Pages InformationWriter admin Date18 Oct 2013 Read15,101 Comment0
‘Korean Buddhism: 1,700 Years of Wisdom’ Sets Australians Aflutter
(Photo) On August 28, 2013, a lantern lighting ceremony was held at the event plaza in front of the Museum of Contemporary Art (MCA) in Sydney, Australia. The Sydney Opera House, representing Australia, was seen over the One Pillar Gate, representing Korean Buddhism.
This event, known as ‘Korean Buddhism: 1,700 Years of Wisdom,’ was jointly organized by the Jogye Order of Korean Buddhism (Venerable Jaseung, the president), the Cultural Corps of Korean Buddhism, and the Korean Consulate General in Sydney. It was sponsored by the Korean Ministries of Culture, Sports and Tourism, and Foreign Affairs, and took place in Sydney, Australia this past August. The Korean delegation, which included Ven. Jaseung, the president of the Jogye Order, and Ven. Jiwon, the executive director of Dharma propagation, visited Sydney and stayed there from August 23-30. This event was created as part of the project, “Globalization of Korean Buddhism”, the core task of the 33rd Administration, which aims to promote the excellence of Korean Buddhism and Korean traditional culture worldwide. It was begun in New York and Paris in 2010.
Compared to previous years’ programs, this event in Sydney came closer to the general public by utilizing various cultural activities. The Korean Buddhist culture experience hall prepared at the MCA Square, which opened from August 24-28, drew about twenty thousand people who participated in many different kinds of Korean Buddhist and cultural activities. The activities included making paper lanterns, coloring dancheong (Korean traditional multi-colored paintwork on wooden buildings), making Buddhist beads, making woodblock printings of Buddhist sutras, and so on. Korean traditional paper lanterns and paper-mache dolls were also exhibited at the square. Since the MCA has a large transient population who use this part of Sydney as a place of rest, it is estimated that the total number of visitors to the event could even have been hundred thousand people, taking everyone into account.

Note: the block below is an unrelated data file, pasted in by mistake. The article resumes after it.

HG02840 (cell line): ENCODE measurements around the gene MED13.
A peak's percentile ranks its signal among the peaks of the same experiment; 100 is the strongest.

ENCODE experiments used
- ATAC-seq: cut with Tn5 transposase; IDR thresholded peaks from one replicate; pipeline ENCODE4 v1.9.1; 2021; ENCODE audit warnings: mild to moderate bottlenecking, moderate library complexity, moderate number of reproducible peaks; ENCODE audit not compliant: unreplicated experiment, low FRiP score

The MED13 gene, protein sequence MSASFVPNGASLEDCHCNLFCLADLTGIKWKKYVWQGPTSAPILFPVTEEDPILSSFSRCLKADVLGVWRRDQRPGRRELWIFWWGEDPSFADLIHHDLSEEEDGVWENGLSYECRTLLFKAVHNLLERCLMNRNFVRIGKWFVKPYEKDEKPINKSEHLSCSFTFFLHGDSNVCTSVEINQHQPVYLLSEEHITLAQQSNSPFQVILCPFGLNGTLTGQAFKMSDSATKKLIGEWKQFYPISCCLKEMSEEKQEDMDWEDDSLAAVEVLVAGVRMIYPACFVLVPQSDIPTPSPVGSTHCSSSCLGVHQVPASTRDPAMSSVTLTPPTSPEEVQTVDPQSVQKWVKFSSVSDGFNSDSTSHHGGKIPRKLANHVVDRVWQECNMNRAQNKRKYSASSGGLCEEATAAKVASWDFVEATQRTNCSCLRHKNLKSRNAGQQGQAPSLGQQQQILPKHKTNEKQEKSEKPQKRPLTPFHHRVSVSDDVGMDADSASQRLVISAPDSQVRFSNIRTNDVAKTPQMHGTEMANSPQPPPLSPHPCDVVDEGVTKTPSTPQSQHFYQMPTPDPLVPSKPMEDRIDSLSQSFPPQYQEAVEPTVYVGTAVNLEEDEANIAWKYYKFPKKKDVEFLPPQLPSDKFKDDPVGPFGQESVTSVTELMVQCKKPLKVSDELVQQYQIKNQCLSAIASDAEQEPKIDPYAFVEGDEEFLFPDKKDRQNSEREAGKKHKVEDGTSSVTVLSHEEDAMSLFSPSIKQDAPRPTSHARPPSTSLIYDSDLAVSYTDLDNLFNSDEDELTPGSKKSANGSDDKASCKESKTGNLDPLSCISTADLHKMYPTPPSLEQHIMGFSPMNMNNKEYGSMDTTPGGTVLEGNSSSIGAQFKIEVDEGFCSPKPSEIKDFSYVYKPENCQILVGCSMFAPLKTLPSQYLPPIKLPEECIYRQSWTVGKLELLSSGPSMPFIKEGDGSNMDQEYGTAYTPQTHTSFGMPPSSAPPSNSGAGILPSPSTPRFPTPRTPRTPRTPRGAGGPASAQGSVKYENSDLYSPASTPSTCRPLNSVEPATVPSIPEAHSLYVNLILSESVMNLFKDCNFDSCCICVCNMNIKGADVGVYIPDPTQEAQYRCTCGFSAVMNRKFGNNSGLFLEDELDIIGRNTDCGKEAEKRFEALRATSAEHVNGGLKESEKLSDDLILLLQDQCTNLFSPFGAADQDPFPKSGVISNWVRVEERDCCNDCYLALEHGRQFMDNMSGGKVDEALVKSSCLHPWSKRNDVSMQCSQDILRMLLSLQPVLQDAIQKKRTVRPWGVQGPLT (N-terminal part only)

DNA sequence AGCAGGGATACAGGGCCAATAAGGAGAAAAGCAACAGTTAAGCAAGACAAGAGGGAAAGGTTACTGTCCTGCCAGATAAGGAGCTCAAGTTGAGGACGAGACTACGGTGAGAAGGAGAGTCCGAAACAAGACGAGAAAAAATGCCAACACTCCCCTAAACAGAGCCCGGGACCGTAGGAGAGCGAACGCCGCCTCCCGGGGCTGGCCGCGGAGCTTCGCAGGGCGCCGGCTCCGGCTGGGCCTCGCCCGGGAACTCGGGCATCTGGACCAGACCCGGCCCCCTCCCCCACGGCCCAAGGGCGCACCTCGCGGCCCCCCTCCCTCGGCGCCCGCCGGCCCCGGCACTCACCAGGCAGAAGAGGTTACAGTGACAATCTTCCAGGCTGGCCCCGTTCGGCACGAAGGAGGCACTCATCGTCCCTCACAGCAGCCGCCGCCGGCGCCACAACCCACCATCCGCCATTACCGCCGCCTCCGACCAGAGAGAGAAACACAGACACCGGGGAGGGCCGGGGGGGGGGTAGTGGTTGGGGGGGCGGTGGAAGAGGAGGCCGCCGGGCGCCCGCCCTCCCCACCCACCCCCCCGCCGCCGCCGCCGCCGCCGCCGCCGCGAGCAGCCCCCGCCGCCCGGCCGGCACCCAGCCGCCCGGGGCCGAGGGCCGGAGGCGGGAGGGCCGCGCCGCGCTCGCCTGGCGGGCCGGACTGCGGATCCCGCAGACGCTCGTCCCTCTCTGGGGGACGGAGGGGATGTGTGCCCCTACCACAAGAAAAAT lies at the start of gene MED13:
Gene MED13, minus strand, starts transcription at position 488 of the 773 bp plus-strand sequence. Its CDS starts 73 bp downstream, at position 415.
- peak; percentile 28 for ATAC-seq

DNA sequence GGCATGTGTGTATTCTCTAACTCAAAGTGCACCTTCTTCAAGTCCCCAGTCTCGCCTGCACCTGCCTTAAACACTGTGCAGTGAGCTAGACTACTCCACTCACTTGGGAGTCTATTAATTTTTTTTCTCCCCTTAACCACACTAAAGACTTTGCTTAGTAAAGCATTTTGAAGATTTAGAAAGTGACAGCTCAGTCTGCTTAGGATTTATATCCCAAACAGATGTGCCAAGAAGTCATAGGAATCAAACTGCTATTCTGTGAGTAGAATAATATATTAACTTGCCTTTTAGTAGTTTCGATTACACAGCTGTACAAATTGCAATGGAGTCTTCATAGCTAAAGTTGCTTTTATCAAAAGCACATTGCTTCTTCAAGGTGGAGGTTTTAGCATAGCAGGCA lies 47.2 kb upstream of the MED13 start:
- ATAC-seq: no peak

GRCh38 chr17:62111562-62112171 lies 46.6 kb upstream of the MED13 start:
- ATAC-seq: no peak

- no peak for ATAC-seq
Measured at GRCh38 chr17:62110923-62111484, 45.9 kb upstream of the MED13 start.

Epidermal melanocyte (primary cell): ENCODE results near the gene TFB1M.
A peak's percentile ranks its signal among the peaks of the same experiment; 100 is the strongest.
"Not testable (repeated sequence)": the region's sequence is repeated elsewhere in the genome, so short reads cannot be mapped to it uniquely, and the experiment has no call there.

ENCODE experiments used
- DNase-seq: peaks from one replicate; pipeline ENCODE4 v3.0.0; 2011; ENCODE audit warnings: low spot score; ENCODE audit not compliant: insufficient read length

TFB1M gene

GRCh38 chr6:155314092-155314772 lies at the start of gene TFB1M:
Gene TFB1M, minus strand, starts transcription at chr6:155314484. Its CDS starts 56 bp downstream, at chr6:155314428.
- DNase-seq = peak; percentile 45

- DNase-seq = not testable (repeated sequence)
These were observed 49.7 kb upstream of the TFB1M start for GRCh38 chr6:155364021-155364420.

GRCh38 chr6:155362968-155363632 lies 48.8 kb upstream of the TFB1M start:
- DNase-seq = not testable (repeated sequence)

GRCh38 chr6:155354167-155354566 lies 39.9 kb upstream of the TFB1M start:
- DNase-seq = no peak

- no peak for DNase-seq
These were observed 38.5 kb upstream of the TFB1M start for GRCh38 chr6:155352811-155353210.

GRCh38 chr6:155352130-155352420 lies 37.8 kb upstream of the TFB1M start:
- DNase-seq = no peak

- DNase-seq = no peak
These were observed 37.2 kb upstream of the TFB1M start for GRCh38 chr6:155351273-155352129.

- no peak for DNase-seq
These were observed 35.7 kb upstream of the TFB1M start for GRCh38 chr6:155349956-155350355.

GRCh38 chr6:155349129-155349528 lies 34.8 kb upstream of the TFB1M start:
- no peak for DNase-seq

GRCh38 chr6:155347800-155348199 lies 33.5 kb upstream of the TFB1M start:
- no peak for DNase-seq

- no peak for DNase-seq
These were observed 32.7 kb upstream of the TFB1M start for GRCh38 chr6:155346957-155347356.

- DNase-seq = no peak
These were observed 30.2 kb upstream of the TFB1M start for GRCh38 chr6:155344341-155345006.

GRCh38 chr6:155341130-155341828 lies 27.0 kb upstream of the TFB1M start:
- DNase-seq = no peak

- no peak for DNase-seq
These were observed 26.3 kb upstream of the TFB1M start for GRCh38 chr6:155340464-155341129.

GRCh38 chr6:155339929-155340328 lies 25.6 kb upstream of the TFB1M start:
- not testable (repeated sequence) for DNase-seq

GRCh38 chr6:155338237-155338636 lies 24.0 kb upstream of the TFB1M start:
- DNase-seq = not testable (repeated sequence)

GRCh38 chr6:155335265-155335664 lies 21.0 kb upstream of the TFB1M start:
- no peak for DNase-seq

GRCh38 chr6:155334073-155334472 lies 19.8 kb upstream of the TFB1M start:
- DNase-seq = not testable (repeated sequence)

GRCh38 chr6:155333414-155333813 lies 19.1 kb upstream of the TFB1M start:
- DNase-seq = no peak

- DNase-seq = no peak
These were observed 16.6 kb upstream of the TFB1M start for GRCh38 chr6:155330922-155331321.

Whereas previous events held in New York and Paris invited only leading members of society, such as politicians and business leaders, for an introduction to Korean temple food and traditional culture, this event was prepared in collaboration with the Buddhist Federation of Australia (BFA). While the delegation had lunch with the BFA, attended the reception of the National Assembly and had the official dinner banquet with the members of parliament, they not only became associated with the local monks who came from Thailand and Vietnam, but united Australian Buddhist community with the Australian politicians and conveyed the stature of Korean Buddhism to them.
Another new aspect was the involvement of a local Korean temple, Jeongbop-sa, in the event preparation from the very beginning. This was the first time the Jogye Order of Korean Buddhism had attempted this, and it was intended to build the capacity of the local temple to continuously promote Korean Buddhism even after the event ended. The monks and the lay members of Jongbop-sa was involved in preparing and running the activities, thereby contributing to the event’s successful completion.
Venerable Jaseung said on the final day, "We became close to local Australians through this event’s various cultural activities." He added, "I deeply realized once again the importance of diverse programs in which ordinary people can enjoy participating. That is the key to the worldwide promotion of the Korean Buddhist culture and traditions."